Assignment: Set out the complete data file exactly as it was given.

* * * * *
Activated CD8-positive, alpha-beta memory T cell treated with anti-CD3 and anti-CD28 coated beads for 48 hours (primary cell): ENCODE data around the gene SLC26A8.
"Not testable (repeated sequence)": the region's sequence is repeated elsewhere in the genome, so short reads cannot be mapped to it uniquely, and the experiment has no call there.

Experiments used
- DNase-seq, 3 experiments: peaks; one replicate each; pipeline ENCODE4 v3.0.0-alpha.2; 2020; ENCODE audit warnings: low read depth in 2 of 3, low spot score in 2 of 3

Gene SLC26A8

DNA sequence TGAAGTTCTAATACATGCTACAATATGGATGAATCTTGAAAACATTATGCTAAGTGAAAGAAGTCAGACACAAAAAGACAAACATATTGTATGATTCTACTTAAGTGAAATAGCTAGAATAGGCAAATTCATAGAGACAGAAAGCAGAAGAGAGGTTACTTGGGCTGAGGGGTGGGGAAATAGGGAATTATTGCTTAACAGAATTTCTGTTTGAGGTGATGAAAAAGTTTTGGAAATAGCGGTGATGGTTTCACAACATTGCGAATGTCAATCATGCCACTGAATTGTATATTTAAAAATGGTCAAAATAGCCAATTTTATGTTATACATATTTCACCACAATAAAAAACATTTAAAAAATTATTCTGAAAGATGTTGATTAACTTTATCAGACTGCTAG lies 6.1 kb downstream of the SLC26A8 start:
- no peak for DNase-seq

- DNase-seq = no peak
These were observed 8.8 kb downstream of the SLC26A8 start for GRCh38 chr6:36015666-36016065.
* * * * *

Activated CD8-positive, alpha-beta memory T cell treated with anti-CD3 and anti-CD28 coated beads for 48 hours (primary cell): ENCODE data around the gene SLC26A8.
"Not testable (repeated sequence)": the region's sequence is repeated elsewhere in the genome, so short reads cannot be mapped to it uniquely, and the experiment has no call there.

Experiments used
- DNase-seq, 3 experiments: peaks; one replicate each; pipeline ENCODE4 v3.0.0-alpha.2; 2020; ENCODE audit warnings: low read depth in 2 of 3, low spot score in 2 of 3

Gene SLC26A8

DNA sequence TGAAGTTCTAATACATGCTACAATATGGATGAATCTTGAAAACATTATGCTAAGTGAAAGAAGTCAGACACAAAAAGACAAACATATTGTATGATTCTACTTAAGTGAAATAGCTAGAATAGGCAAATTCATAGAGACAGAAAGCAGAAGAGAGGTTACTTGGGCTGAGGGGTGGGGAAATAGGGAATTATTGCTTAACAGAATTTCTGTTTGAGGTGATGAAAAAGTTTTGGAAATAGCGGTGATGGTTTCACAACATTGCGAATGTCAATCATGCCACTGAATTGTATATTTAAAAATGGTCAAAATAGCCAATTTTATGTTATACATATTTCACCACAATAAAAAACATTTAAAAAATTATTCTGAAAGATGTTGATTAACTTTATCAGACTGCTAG lies 6.1 kb downstream of the SLC26A8 start:
- no peak for DNase-seq

- DNase-seq = no peak
These were observed 8.8 kb downstream of the SLC26A8 start for GRCh38 chr6:36015666-36016065.